Archive for May, 2006

31
May

Listing food

   Posted by: JS74nCLOr6    in Food, lists

Food I have
Unfrozen Meat
beef leftovers from Harry’s
raw london broil

Vegetables that need to be used
mushrooms
some mustard greens
celery
lemons
half a purple onion
potatoes
tomatoes
1 red bell pepper

Fruit
half a coconut in pieces
half a coconut soaking to make coconut milk
– freeze the milk into ice cubes and use the shredded meat

Miscellany
almost a pint of rice
a scrap of mozzarella wrapped around hot pepper stuff

Possible meals
Wednesday 5/31 (no plans, hot weather)
buy pineapple and make ambrosia
Fried rice: bell pepper, purple onion, mushrooms, greens, small coconut pieces?, some pineapple?, frozen peas, rice, an egg

To do: but binders board to size for class on Saturday

Thursday 6/1 (movie at 7:30)
Hash: bacon, harry’s leftovers, potatoes, and onions

To do: cut fabric in to reasonably sized pieces

Friday 6/2 (running around doing class prep: buy restaurant waxed paper and/or dollar store plastic tablecloths, cut everything to size)
london broil (marinate in ginger, unagi sauce, lime, and a bit of soy sauce)
mashed potatoes
grill tomatoes?

Saturday 6/3 SCA event
(bother, I’ll have to leave too early in the day to make my farmers’ market)

Sunday 6/4 bridge

Following week – probably only making dinner Monday and Tuesday – thaw 1 packet of chicken. I can make the chicken with a box mix of risotto. And then the other day I can have either cold cereal or sleazy cheesy dip just for fun. Goulash or stroganoff from the london broil leftovers

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Okay – so the plan for the July 4th moot, is to have [Host] write fic. Lots of fic.

Therefore, we have planned a coup.

I will be organizing. Anyone interested in producing food, let me know.

(Also, it will be [Hosts]’ anniversary)

Meanwhile, here are some of my ideas:

Friday: Thai Food
theme beverage: thai iced tea

Yeah, I totally have to look up the recipes before I have any idea what we’ll make. Let me know what are your favorite dishes (and be guaranteed that it’ll be an amateur version) – and let me know if there is anything you can not tolerate.

Saturday: Southern Food
theme beverage: Mint Julep

Breakfast
– Biscuits and gravy (made by [redacted])
– Bacon (made by [redacted])
– Eggs to order (made by Livia)

Appetizers/Lunch
– caramellized bell peppers (made by [redacted]) on cornbread (made ahead by [host])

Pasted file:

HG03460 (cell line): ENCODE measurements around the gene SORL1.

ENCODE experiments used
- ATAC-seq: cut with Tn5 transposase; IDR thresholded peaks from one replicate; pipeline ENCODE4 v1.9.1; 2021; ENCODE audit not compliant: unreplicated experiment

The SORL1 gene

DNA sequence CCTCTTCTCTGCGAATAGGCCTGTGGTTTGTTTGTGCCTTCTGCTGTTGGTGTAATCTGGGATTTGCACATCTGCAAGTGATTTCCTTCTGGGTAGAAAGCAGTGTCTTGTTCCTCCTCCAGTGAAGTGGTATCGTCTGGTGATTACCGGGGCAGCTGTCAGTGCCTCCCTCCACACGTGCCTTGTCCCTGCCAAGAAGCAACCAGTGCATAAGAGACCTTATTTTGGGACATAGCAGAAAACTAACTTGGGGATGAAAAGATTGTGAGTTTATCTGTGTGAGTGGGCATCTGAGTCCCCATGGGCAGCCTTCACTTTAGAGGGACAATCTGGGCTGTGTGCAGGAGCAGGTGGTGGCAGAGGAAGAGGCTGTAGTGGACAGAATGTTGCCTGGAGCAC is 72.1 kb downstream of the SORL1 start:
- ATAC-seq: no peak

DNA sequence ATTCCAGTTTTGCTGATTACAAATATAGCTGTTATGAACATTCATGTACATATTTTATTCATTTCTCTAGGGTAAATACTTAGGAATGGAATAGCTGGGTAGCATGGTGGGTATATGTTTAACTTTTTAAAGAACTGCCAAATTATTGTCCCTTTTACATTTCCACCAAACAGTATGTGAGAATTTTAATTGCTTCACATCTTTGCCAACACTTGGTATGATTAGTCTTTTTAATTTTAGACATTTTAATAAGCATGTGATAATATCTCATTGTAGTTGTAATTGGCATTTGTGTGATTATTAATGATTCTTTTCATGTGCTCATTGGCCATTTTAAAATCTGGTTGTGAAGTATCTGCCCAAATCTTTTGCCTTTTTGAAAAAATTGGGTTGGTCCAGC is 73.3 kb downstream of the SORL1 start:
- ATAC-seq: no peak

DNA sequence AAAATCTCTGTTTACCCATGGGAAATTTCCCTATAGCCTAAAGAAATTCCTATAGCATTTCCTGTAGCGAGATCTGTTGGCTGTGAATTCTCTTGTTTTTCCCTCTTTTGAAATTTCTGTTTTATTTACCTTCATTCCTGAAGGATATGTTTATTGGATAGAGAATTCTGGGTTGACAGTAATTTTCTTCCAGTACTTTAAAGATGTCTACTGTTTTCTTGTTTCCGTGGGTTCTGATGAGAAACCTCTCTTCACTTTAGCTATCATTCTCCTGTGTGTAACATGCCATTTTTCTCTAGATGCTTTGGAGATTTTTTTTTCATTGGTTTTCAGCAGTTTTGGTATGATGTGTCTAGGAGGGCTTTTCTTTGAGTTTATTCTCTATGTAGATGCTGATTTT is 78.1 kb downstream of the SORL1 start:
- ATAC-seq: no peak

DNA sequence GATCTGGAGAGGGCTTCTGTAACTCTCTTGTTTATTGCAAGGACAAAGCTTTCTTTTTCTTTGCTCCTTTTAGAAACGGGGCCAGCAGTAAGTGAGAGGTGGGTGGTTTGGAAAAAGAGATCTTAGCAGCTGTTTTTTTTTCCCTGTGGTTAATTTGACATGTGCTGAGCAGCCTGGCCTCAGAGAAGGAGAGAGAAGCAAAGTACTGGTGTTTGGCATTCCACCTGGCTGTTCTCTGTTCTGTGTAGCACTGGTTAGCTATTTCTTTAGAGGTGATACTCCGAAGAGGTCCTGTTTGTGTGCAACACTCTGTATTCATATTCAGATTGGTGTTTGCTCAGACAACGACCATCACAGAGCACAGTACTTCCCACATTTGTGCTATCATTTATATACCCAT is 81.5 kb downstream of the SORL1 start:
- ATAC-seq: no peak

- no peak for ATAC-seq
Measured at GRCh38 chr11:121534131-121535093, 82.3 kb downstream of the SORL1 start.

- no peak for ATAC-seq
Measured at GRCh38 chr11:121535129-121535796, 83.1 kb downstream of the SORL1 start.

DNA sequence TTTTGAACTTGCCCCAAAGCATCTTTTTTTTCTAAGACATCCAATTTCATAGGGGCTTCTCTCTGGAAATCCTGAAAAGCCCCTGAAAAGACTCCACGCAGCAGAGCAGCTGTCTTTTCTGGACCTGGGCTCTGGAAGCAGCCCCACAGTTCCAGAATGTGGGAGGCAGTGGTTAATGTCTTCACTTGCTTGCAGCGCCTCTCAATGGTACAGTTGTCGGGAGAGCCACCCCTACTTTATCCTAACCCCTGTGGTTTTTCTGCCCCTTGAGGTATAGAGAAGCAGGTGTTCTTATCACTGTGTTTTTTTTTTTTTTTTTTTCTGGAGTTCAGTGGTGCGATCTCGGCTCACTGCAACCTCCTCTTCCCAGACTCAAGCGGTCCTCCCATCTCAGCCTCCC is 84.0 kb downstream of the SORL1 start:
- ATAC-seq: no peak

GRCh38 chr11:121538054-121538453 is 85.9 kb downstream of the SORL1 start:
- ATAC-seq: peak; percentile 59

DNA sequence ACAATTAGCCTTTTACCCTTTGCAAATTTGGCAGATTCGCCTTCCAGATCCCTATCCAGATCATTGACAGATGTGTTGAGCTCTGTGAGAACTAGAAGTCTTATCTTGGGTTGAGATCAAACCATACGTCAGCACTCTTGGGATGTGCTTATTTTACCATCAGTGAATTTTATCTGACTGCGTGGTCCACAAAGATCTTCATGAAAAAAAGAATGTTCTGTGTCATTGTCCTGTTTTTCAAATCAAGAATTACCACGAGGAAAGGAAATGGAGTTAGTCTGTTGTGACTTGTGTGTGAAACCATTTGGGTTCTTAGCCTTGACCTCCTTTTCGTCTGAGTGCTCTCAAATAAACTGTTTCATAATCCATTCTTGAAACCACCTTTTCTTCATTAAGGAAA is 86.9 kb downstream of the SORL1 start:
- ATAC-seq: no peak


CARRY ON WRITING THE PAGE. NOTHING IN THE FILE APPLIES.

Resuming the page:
– crab dip (made by [redacted])
– pimento cheese (made by Livia) on something (made by [host])
– shrimp remoulade (made by Livia or bought from Trader Joes)
– hush puppies (made by Molly) very last appetizer, so we can eat them with the dinner, too

First Course
Pecan-crusted pan-fried fish (made by [redacted])
Rosemary potatoes (made by [redacted])
Chicken Creole over rice (made by Livia)
Collard greens w/ bacon (made by [redacted])
Green beans (made by [redacted])

Salad Course
Salad
either balsamic or blue cheese dressing

Long-term noshing
Mac’n’cheese (made by [redacted])
Green bean salad (made by [redacted])
Red beans & rice (made by Livia)
Jambalya shrimp (made by Livia)

Dessert
Rum pears & rum apples (made by [redacted])
Chess Pie (made by Livia or someone with more baking affinity) with crust (made by Molly)

Sunday: Pig & Dairy day
theme beverage: beer

breakfast
Bacon (made by [redacted])
Eggs to order (made by Livia)
Eggs benedict (made by [redacted] plus others?)
English muffins (made by any ole person)

Appetizers/lunch
angels on horseback

Dinner
Pork medallions & cream sauce (made by [redacted])

Dessert
Custard? Zabaglione?

Monday: Mexican
theme beverage: tequila / Coors


Breakfast
yeah, whatever – feel free to volunteer to wrangle this

Appetizer/Lunch
Guacamole

Dinner
Saucy meats, condiments, and tortillas
Rice

Dessert
gluten-free churros?
fried ice cream (made by [redacted])

So who else wants to add to this?

A shopping list and further planning will come later.


Recipes for possible reference – (note: these recipes were here to use this weekend, but I don’t think I have every gotten around to trying any of them. Sources were not recorded)

Coconut Shortbread Cookies
1 c butter, softened
1.4 c granulated sugar
1 tsp vanilla
2 c all-purpose (gluten-free) flour
1/4 tsp salt
2 c flaked coconut
about 1 c powdered sugar